"In my hometown of Breslau in lower Silesia there were two large chess clubs: the Anderssen, which had only a few Jewish members, and the Morphy, which most local Jewish players joined and had a few prominent Jewish members among its officials. A few weeks after Hitler came to power the city championship began in the Morphy’s rooms (as is known Hitler originally was the head of a coalition government and only a few weeks later became a dictator [sic] and then the “illegal” attacks against Jews and other increased.) [Porat presumably means the great increase in Hitler’s power after the passing of the so-called “Enabling Act” of March 23, 1933-A.P.]
"The championship began in the middle of March 1933 and lasted about two months. There were a few rounds left when rumors began to circulate that the Nazis might invade the club at any minute (the anti-democratic and anti-Semitic forces then becoming stronger by the day). In all of the later rounds I came to play with a feeling of great mental stress: will the round end peacefully? It is very possible this stress affected my play, in any rate I didn’t win first place as previously but only second place (after the non-Jewish master Gottlieb Machate, who also led the tournament most of the time—A.P.).
"Indeed, until the end of the championship nothing happened, but a few days later a group of SA men entered the club, expelled the Jews present, dismissed the management, and made the club into a 'National-Socialist chess club'. Some thought the Nazis would have done this sooner if I were leading the tournament!"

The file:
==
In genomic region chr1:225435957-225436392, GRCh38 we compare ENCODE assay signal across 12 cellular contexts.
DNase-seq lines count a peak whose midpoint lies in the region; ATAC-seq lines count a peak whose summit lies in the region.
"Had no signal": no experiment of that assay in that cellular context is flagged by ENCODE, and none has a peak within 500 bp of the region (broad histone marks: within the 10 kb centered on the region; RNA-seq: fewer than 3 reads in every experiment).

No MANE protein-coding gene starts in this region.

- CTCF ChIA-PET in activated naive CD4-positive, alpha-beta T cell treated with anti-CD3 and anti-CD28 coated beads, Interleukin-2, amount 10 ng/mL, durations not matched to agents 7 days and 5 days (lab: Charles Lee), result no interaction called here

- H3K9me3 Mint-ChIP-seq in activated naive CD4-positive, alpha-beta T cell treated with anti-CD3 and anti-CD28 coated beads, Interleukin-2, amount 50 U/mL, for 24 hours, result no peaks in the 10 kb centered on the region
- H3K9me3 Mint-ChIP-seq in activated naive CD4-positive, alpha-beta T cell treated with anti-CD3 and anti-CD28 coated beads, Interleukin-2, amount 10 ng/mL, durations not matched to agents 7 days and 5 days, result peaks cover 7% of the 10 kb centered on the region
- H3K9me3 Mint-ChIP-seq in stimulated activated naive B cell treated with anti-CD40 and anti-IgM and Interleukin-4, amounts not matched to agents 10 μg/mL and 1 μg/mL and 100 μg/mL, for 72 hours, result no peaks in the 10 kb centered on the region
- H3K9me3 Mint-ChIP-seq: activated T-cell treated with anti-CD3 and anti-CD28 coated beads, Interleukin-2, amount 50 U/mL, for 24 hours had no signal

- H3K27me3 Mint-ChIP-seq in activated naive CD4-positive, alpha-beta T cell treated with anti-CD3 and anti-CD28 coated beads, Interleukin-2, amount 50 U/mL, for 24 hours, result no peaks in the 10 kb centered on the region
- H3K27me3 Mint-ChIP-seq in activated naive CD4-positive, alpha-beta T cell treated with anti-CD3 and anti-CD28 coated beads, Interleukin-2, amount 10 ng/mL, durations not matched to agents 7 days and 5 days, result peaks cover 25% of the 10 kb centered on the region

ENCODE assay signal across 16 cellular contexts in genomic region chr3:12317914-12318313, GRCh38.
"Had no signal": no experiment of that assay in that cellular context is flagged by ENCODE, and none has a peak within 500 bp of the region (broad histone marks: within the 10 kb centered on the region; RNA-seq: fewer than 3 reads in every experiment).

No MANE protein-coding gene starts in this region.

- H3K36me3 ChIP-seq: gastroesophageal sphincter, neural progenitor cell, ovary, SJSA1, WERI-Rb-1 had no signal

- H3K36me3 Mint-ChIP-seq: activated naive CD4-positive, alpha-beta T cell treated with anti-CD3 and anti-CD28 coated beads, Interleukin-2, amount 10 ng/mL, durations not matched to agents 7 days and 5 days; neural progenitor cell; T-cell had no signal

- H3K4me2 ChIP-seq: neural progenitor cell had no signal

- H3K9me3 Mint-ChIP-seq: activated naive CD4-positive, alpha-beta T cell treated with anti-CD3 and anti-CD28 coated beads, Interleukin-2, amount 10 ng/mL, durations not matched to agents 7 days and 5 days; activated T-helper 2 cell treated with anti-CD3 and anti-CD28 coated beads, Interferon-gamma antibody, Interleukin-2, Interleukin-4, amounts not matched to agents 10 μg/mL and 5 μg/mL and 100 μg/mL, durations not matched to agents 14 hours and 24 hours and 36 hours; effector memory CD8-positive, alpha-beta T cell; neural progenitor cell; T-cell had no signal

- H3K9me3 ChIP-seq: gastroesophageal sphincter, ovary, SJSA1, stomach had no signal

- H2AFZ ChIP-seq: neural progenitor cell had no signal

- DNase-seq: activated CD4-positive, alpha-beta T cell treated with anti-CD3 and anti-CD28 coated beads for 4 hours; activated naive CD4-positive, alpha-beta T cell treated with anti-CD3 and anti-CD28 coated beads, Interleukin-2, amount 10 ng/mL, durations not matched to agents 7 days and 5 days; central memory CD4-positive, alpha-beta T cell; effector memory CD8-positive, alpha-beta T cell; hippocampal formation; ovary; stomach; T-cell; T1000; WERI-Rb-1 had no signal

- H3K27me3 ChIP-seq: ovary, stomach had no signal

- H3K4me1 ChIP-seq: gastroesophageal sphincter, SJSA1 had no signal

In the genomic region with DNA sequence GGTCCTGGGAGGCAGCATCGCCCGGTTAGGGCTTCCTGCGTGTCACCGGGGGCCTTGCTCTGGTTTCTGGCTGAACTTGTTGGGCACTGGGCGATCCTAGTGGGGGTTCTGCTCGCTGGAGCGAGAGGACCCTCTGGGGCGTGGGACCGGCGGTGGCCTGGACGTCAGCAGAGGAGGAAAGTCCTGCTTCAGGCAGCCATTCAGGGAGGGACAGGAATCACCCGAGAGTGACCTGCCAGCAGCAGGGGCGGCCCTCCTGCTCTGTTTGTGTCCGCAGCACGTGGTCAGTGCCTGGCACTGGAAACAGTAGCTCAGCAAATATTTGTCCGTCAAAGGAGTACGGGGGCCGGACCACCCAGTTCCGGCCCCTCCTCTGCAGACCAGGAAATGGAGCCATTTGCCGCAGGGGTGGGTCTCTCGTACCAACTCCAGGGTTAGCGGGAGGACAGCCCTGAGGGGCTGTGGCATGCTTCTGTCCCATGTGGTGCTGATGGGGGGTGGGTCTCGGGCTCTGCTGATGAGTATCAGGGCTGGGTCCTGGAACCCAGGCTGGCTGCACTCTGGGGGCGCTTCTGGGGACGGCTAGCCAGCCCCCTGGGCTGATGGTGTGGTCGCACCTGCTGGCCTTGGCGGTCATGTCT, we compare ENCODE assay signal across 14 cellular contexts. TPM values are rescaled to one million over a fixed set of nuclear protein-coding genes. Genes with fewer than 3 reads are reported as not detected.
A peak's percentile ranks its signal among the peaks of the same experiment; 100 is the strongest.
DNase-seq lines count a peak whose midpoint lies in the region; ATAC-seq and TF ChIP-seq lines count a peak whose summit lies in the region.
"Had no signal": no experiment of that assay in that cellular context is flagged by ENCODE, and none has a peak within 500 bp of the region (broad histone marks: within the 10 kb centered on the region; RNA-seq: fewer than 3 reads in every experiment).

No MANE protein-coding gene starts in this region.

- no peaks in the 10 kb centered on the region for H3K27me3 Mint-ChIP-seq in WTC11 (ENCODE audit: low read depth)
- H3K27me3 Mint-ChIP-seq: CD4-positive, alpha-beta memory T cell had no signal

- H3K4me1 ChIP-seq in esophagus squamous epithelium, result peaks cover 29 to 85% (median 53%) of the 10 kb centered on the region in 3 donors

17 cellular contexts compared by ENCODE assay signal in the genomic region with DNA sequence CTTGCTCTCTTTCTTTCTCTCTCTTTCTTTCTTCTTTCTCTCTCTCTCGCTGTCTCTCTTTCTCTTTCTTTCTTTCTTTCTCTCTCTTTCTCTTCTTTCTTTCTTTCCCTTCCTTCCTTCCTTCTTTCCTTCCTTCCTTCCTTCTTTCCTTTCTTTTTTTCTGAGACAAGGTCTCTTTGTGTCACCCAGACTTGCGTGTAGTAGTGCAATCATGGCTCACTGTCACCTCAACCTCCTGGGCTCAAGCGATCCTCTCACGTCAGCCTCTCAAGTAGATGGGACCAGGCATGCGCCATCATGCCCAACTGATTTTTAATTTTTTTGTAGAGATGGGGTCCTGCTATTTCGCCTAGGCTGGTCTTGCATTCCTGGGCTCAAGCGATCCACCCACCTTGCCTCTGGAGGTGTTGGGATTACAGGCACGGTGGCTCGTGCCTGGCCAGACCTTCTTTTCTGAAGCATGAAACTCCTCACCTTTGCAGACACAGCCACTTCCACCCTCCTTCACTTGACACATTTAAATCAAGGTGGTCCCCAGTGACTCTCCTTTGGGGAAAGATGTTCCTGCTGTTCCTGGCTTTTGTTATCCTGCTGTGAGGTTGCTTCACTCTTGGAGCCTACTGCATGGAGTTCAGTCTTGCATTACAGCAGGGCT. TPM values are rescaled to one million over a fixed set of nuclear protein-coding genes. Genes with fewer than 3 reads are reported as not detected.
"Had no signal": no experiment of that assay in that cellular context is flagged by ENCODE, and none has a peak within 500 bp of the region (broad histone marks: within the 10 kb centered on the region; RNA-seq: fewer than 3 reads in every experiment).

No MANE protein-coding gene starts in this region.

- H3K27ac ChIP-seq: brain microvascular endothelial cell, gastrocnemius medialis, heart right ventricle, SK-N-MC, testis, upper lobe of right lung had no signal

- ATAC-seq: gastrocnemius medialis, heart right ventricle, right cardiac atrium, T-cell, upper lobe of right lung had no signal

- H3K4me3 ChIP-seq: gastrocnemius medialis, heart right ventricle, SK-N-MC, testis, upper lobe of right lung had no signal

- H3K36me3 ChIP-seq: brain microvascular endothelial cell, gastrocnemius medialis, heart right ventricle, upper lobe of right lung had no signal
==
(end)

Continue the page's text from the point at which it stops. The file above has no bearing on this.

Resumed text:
|Jun-07-09|| ||myschkin: . . .
From the book "Yosef Porat, The Chess Master"
"He (Porat) learned chess at the age of 9 from a relative, his late uncle Dr. Alfred (Aharon) Weiner, a lawyer first in Berlin and later in Jerusalem. This man had an extremely deep understanding of chess, but for certain reasons he didn't play in a single tournament, and limited himself to offhand games with friends. He had one of the largest chess libraries (in Israel), which he donated to the city of Jerusalem."
"For decades Weiner had corresponence with Porat, starting in Berlin in 1925 and ending soon before his (Weiner's) death in 1971. These letters are saved in Porat's house in three thick folders. Some of it is discussin about general matters, but Weiner would usually would get Porat's games and comment on them. Occassionally a certain subject would be discussed for a few letters. These letters greatly influenced Porat: 'Neither once nor twice I realize where I've gone wrong.'"
Porat was an International Master when there were less than 200 IMs in the world. By today's standards he would have been at least a Grandmaster, probably a rather strong one. Mr. Weiner is a unique, or at least very rare, case of a chess enthusiast who hasn't played in a single tournament - and yet has a Grandmaster's understanding of the game.
One of the uneforseen downsides of the chess programs' revolution is that, today, it is hard to tell by someone's analysis how good a player they are. Everybody can use Fritz! Back then, however, when someone gave you grandmaster - level analysis of your games, you could be sure they really knew chess.
(by Yosef Porat and Eliyahu Fasher)
|Feb-03-12|| ||whiteshark: Here is a picture of <Yosef Porat> amid the Palestine 1939 Olympiad team: http://www.ara.org.ar/chs/ajedrez/p...|
Zelman Kleinstein, Meir Rauch, Heinz Foerder (Yosef Porat), Moshe Czerniak, Salome Reischer, Victor Winz
|Jun-07-12|| ||solskytz: Palestine 1935 shouldn't be confused by what is named similarly today. The concept is way different. |
In 1935 it refers to the name given to a territory by the superpowers. Later it became a political statement bearing a totally different meaning.
|Oct-27-12|| ||GrahamClayton: One of Porat's original scoresheets from the 1929 Duisburg congress sold recently on eBay for $US25.|